Rule #2: Average Out Your Cost Basis: Small-cap stocks can be irrational in the short term. That’s why you never do anything too drastic. Don’t go all in on an individual stock on a big pullback, or a big breakout. Instead, average into a position by buying shares at different prices and on different days. The strategy helps to reduce the risk of buying a full position in a stock at an unlucky time, which is bound to happen occasionally.
The period over which you average in should be dictated by your holding time horizon. If you’re investing for just a year or two, you’ll probably average in over a week or two, maybe a month. If you’re in it for three or more years, you can average in over a year, or more.
Rule #3: Take Partial Profits: If averaging in makes sense, then averaging out should too. Consider selling a quarter or a half position on the way up, and especially if a gain has surpassed 100%. This doesn’t have to mean giving up on the stock. It’s simply a risk-mitigation strategy. The original capital can be allocated to a lower-risk investment.
Also, it’s fine to average back into a position even if you sold shares at an earlier date. Sometimes, especially during corrections, investors are forced to dump some shares to protect their gains. Months later, the stock might be doing just fine. If the growth story is intact and the market is trending up there’s no reason you can’t build up your position again.
Rule #4: Use a Stop Loss: Many advisors advocate a 10% to 15% stop loss for large caps. For small caps, I like to widen this to 15% to 30%. The reason is that we often see quality small caps drop 20% or so during market corrections. Often, these are the times to average down if and when the stock has stabilized, assuming the stock’s growth story is intact,.
That said, it can also be a time to sell a partial, or full, position to protect gains, or help avoid catastrophic losses. How close you are to your desired position size will usually determine if you’re averaging in, or out. The underlying reason for using stop losses is that the bigger the loss, the bigger the return you need to get back to break even (see table below). Don’t go below the red line!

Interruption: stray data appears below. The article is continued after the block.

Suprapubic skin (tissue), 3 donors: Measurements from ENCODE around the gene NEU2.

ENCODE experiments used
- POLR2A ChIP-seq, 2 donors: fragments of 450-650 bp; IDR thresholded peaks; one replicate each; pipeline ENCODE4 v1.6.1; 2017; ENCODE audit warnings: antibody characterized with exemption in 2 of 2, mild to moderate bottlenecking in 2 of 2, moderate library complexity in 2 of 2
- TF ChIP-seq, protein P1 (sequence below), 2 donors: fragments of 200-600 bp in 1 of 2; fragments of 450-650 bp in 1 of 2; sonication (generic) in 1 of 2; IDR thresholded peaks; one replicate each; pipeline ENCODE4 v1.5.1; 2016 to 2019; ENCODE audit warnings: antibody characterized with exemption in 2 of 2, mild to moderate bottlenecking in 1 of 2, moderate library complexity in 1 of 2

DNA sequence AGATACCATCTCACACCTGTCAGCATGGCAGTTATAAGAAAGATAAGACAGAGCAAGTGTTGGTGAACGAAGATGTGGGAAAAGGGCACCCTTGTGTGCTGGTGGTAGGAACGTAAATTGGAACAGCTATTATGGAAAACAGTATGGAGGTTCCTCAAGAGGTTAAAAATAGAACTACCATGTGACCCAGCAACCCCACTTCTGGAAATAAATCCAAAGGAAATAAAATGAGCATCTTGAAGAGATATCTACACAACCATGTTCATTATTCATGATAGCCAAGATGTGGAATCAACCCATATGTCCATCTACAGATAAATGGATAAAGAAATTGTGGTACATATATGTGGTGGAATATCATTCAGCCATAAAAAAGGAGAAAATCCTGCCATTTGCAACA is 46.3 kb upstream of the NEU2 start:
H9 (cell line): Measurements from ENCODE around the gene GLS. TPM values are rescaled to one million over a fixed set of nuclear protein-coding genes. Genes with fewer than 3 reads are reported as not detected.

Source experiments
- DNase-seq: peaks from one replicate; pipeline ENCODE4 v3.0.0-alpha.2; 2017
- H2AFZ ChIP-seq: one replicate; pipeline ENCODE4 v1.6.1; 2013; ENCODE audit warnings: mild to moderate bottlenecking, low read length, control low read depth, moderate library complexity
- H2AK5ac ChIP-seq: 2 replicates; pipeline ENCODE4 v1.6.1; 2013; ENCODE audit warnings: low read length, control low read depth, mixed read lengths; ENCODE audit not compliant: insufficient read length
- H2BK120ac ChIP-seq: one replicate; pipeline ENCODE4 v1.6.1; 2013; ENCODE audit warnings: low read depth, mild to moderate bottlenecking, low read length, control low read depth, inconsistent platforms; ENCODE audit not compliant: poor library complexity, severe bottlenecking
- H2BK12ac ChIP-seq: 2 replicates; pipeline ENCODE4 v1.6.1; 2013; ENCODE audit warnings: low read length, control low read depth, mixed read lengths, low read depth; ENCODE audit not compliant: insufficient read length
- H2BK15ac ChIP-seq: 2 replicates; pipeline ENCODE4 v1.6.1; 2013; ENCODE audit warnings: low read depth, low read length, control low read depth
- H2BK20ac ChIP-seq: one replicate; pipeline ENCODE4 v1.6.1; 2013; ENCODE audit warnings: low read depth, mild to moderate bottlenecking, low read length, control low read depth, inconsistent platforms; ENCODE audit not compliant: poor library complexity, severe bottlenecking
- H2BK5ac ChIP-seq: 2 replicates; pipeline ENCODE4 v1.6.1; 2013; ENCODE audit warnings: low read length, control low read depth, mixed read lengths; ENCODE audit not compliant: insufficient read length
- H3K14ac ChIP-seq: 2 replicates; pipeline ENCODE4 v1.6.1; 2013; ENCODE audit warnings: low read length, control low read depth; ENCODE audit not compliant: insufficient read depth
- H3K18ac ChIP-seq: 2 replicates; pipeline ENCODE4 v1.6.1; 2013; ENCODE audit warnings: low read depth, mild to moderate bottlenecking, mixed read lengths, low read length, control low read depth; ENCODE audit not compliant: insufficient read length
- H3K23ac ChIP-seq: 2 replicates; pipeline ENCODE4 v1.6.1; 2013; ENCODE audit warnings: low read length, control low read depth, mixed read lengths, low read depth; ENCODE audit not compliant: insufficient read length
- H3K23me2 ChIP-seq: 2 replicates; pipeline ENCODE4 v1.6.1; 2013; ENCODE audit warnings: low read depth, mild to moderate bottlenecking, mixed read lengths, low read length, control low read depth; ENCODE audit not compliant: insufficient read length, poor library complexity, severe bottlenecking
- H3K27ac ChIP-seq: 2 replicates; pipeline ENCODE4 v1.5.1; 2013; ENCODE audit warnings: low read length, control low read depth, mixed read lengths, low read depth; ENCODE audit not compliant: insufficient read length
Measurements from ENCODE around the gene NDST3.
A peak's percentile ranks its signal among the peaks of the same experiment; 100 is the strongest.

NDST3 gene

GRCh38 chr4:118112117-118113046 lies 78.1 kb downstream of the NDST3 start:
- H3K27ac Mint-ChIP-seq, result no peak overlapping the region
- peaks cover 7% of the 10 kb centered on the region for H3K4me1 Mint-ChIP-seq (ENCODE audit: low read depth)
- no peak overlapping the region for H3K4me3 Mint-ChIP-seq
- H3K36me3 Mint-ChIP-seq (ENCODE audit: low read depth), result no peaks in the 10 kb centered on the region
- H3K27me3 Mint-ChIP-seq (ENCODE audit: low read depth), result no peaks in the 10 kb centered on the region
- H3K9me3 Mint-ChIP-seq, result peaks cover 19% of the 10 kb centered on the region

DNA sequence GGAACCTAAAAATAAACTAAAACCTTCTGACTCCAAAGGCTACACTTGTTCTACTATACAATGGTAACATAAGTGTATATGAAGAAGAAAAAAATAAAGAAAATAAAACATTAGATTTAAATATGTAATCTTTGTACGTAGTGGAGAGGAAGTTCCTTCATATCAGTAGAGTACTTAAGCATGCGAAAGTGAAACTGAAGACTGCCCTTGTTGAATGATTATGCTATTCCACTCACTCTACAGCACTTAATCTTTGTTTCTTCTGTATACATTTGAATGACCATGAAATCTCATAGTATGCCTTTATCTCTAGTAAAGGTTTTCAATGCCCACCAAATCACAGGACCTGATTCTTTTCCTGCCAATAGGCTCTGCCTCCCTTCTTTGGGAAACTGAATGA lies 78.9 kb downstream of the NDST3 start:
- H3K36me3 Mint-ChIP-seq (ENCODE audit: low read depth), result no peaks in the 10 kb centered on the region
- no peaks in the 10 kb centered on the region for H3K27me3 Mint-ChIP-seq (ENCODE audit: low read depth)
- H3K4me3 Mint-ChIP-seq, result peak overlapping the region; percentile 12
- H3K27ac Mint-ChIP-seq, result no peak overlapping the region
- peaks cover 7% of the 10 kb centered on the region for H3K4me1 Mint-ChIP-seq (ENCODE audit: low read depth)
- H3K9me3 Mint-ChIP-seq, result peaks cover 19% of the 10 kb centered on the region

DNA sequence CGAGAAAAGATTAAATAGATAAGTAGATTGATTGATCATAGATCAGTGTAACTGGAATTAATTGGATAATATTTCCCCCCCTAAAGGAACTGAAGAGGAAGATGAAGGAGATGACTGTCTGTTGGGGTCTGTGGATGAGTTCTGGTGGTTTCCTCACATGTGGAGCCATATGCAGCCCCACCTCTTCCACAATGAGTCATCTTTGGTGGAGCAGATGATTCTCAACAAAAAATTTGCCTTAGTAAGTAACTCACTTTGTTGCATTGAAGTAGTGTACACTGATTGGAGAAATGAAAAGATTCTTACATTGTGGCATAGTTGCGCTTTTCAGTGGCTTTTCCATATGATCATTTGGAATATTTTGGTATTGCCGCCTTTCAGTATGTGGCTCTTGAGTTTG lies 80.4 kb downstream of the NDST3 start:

Rule #5: If You’re Not Sure What To Do, Do Nothing: Just because the market is open doesn’t mean you need to participate in it. If you’ve had a streak of losses, or things just don’t feel right, take a break. Focus your attention on a few stocks you’d like to own eventually and read up on those so you’re ready to go when the market improves, and your confidence returns.
As Warren Buffett said, “I’ve had periods in my life when I’ve had a bundle of ideas come along, and I’ve had long dry spells. If I get an idea next week, I’ll do something. If not, I won’t do a damn thing.”
A Small-Cap Stock For Your Inner Buffett
One of the reasons for Buffett’s sustained outperformance is that he bought insurance companies. His love of insurance first materialized with the acquisition of National Indemnity in 1967.
Over the years he’s purchased more than 10 companies that offer and underwrite various forms of insurance. Today, roughly 70% of Berkshire’s listed assets are in the “Insurance and Other” category.
These businesses are massive and sophisticated, way beyond the scope of anything you’d ever encounter in a small-cap stock. But Berkshire’s success, due in no small part to the regular collection of insurance premiums, can still serve as a valuable lesson for small-cap investors.
Year in and year out, people buy insurance for their cars, houses, boats, health, and even to insure their insurance policies! Insurance is just a fact of life, a regular bill for most people.
While it’s a relatively slow-growth industry overall – growth is in the low single digits – consistent market demand makes insurance big business.
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What more would you like to know about Warren Buffett and small-cap stocks? Leave your questions below.
Tyler Laundon is chief analyst of Cabot Small-Cap Confidential and Cabot Early Opportunities. The circulation of Small-Cap Confidential is strictly limited because the undiscovered stocks with sky-high-potential that Tyler recommends are often low-priced and thinly traded. Don’t share these recommendations!Learn More
This post has been updated from an original version.